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On the sixth day, God created humanity in His image and, at the same time, He instituted marriage as the sacred union by which a man and a woman become one flesh (Genesis 1:26–28; 2:21–25). In keeping with this most ancient blessing, when I finally said, “I do,” my life was radically and forever transformed for the better. After ten years of marriage, here are four things I have learned.

Marriage is hard

Our culture has discipled me to consume my wife. Even now I can hear the culture whispering in my ear, Your marriage is good only so long as your wife is pleasing to you. It is easy for me to buy stock in this philosophy because, in my flesh, I am hardwired to be selfish in every way. In direct contradiction to this secular sagacity, however, the Holy Spirit commands me to imitate Christ:

“Husbands, love your wives, as Christ loved the church and gave himself up for her. . .” (Ephesians 5:25)

In other words, die for your wife every day. Make your life about her. Seek her shalom. Seek her comfort. Meet her needs first. Make personal sacrifices so that she might thrive in every way. Jesus tells me that He did not design marriage for my happiness, but for my holiness and for the holiness of my wife.

I have had to learn more clearly that when I entered the covenant of marriage, I was committing to live and die for my wife. This is so much more difficult than I ever imagined.

Headship is heavy

God has made me the head of my wife, which means I am called to exercise leadership and authority in our marriage (1 Corinthians 11:3). At first, headship sounds attractive and liberating. I have learned, however, that headship is heavy.

God has charged me to lead and, thus, I bear ultimate responsibility for the decisions that we make. When Eve took the fruit in the garden, Adam was passively standing at her side (Genesis 3:1–7). He abdicated his headship and the result was the Fall of humanity. Eve may have initiated humanity’s first sin, but God held Adam accountable (Genesis 3:9; Romans 5:12).

In addition to responsibility for our sin, God has charged me to be active, by the grace and ministry of the Holy Spirit, in sanctification of my wife. I am to devote my life as a husband to the preparation of my wife for the moment she meets Jesus face to face (Ephesians 5:26–27). It is frightening to know that I bear that responsibility daily. A right understanding of headship causes me to tremble, for I know that, like Adam, I will stand accountable before Christ.

My wife is to be my second love

Jesus is the King of my life and I make every effort to treasure my relationship with Him above all others (Luke 14:25). Second to Christ is my wife.

On the one hand, it is nonsensical to the world that Jesus, an ancient man I have never seen, ought to displace my wife as first in my affections and devotion (1 Peter 1:8–9). On the other hand, it is not natural to elevate my wife even to second place. There are many would-be competitors. Self. Daughter. Parents. Ministry. Church. School. Career.

Even when I put my wife second to Christ in theory, very often she does not enjoy that privileged position in fact. On our wedding day, I vowed that my wife would be “my first and most important ministry.” Regrettably, there have been seasons in our marriage when I have had to be reminded of this, though it remains a foundational aspiration of my life.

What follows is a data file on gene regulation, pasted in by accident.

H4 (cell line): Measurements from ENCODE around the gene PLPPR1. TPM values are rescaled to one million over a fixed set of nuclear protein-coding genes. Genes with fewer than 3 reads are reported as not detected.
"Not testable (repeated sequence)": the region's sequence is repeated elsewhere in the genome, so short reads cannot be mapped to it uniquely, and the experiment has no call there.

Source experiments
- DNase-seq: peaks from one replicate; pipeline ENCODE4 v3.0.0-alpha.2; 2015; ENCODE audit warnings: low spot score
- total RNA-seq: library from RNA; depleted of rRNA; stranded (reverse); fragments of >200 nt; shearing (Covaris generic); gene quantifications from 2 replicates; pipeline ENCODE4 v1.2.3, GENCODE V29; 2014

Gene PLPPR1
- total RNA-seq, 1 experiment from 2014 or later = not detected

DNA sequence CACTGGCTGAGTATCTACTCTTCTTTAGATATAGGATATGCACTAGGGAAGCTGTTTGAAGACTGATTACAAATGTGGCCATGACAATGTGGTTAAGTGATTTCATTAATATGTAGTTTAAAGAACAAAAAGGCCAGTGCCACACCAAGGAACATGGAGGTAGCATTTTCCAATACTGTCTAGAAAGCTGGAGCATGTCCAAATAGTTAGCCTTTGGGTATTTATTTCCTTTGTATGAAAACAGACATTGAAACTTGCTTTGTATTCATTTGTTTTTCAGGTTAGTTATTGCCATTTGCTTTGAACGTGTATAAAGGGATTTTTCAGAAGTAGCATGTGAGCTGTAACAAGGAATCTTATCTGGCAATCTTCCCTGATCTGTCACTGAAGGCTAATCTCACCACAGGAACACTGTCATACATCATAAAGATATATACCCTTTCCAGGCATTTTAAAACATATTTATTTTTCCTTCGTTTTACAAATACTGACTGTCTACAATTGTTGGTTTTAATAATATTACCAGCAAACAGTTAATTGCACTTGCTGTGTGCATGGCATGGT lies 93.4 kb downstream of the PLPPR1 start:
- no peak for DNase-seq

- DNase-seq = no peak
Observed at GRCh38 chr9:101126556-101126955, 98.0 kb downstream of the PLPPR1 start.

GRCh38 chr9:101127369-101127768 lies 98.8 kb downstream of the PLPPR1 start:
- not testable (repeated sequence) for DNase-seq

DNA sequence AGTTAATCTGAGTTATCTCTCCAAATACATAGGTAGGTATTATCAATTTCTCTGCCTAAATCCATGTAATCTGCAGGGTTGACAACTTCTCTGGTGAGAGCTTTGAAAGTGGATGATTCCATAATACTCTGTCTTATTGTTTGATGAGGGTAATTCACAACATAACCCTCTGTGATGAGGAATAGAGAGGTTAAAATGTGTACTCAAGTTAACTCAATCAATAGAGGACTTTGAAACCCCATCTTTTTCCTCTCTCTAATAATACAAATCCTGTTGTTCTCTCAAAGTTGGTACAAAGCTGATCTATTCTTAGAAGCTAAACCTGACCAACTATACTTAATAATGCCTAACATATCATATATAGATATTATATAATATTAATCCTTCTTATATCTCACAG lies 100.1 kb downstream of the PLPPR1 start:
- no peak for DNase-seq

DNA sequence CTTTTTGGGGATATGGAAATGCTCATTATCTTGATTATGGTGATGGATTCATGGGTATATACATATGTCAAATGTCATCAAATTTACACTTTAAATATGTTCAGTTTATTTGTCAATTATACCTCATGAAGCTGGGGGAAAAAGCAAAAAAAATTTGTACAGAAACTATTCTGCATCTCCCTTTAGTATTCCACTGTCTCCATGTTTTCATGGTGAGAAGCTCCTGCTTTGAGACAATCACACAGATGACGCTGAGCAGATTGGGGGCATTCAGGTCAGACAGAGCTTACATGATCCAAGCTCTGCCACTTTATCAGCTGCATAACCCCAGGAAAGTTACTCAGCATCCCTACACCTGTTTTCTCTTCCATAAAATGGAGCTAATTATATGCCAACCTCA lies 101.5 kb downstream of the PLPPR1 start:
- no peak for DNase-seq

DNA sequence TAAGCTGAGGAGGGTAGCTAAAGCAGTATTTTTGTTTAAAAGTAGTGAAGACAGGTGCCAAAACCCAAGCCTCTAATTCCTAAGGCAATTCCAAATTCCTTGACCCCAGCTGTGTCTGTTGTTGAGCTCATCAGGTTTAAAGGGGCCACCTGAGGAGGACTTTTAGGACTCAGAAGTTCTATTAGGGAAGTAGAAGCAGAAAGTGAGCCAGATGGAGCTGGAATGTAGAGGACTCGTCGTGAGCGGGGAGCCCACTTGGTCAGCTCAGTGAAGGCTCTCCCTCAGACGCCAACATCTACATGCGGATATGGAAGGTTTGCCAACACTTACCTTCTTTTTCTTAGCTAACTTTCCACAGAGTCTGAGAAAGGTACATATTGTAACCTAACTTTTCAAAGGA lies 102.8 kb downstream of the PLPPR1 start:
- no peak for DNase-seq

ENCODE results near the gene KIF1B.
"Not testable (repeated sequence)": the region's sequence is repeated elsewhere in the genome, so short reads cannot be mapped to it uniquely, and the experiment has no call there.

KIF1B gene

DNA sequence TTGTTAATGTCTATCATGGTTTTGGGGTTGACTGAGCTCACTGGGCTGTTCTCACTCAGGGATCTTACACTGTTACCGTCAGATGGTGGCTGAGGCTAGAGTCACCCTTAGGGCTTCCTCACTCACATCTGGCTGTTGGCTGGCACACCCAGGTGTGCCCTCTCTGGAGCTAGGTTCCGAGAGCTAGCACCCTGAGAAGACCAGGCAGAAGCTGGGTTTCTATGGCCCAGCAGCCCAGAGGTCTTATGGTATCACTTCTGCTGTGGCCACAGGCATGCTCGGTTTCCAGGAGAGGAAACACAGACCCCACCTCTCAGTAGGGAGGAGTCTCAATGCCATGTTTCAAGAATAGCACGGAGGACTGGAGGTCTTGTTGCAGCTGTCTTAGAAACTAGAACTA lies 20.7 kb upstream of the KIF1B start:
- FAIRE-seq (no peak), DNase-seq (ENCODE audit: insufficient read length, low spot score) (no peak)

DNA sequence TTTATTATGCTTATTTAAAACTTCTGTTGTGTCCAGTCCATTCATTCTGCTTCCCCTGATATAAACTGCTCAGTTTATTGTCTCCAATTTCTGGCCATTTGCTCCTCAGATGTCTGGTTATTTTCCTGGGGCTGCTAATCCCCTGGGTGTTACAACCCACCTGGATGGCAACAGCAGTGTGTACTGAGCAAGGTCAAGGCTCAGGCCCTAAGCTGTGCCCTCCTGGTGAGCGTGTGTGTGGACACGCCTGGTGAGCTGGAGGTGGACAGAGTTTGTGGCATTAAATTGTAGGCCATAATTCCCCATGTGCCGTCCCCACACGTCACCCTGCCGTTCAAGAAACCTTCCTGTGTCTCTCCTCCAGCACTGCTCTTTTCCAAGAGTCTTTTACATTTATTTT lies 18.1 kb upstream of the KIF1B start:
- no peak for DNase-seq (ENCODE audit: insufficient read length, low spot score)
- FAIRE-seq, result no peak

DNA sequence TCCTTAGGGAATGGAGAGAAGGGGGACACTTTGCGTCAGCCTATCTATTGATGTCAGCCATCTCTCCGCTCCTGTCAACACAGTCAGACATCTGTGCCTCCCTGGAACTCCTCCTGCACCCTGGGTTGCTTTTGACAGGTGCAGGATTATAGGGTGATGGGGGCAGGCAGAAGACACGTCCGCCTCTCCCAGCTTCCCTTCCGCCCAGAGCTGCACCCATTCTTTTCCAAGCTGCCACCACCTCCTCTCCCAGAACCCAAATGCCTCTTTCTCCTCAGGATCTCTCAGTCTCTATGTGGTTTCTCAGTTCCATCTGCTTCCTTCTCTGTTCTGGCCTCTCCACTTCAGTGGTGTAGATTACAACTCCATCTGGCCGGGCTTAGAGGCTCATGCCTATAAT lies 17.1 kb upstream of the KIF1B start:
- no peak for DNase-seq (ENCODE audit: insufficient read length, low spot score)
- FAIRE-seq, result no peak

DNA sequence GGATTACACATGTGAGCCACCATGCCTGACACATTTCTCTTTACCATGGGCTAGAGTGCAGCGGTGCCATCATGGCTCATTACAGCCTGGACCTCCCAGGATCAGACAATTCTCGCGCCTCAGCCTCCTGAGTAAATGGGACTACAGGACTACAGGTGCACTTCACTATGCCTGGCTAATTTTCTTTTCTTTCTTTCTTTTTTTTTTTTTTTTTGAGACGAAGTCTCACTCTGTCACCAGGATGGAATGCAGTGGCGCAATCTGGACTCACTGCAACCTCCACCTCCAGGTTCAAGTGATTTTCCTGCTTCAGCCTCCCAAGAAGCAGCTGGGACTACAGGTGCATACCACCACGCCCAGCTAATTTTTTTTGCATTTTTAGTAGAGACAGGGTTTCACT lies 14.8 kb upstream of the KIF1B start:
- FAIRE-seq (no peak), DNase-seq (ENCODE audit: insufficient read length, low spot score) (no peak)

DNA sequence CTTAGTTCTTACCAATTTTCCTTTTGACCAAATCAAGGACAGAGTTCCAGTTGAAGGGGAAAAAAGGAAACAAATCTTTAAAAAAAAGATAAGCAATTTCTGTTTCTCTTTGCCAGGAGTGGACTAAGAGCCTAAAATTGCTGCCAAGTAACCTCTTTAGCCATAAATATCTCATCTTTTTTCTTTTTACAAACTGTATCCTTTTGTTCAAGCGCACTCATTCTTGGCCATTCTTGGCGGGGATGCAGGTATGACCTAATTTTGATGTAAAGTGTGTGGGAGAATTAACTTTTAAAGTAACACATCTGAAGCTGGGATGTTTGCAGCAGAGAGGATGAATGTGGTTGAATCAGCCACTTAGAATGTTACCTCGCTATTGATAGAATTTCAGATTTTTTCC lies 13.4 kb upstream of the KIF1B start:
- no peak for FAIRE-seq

The Bible is clear that neither parents nor children, nor anything else, are to be put in the same category as my wife (Genesis 2:24). I have learned that my wife is to be more cherished than father or mother, son or daughter, work or play. Unlike any other relationship, my wife is mine and I am my wife’s for as long as God sustains life in us.

Sex is complicated

We are all born with sexual issues. What God created to be good (Song of Solomon) is twisted by our sinful nature (Romans 1:24–25). I have learned that marriage doesn’t instantly fix our sexual brokenness. Sex is complicated and it takes work, even in marriage. It is a struggle for me and my wife to continually and increasingly submit our sexuality to God’s sanctifying work. At its core, sexual intimacy is a dramatic re-enactment of the Gospel. I am to pursue my wife with unyielding devotion while she receives me with joy and gladness. Of course, this is easier said than done.

Even though my wife and I are both sincerely committed to Christ and to one another, there are many very real threats to sex as God intended it: busy-ness, infertility, children, routine, familiarity, aging, decreasing drive, emotional disengagement, and lingering sin tendencies, to name a few.

Sexual intimacy requires intentionality, vulnerability, and effort. I am still learning that it is essential that I continue to romance my wife and show her that I cherish her if I am to kindle the flames of her heart. Just as Christ is not selfish with His church (Ephesians 5:28–32), I must not seek sexual intimacy apart from emotional closeness. I have also learned that the quest for sexual purity never ends, even in a Christ honouring monogamous marriage.

These are 4 things I have learned in 10 years of marriage. Each of these has reminded me that marriage is a high calling. As difficult as marriage may be, in my experience it is the most fulfilling relationship that God ordains. I love my wife uniquely and deeply. When death finally does do us part, I pray that my marriage will have brought glory to God.


Angie Brown also reflected on four things that she learned in ten years of marriage here.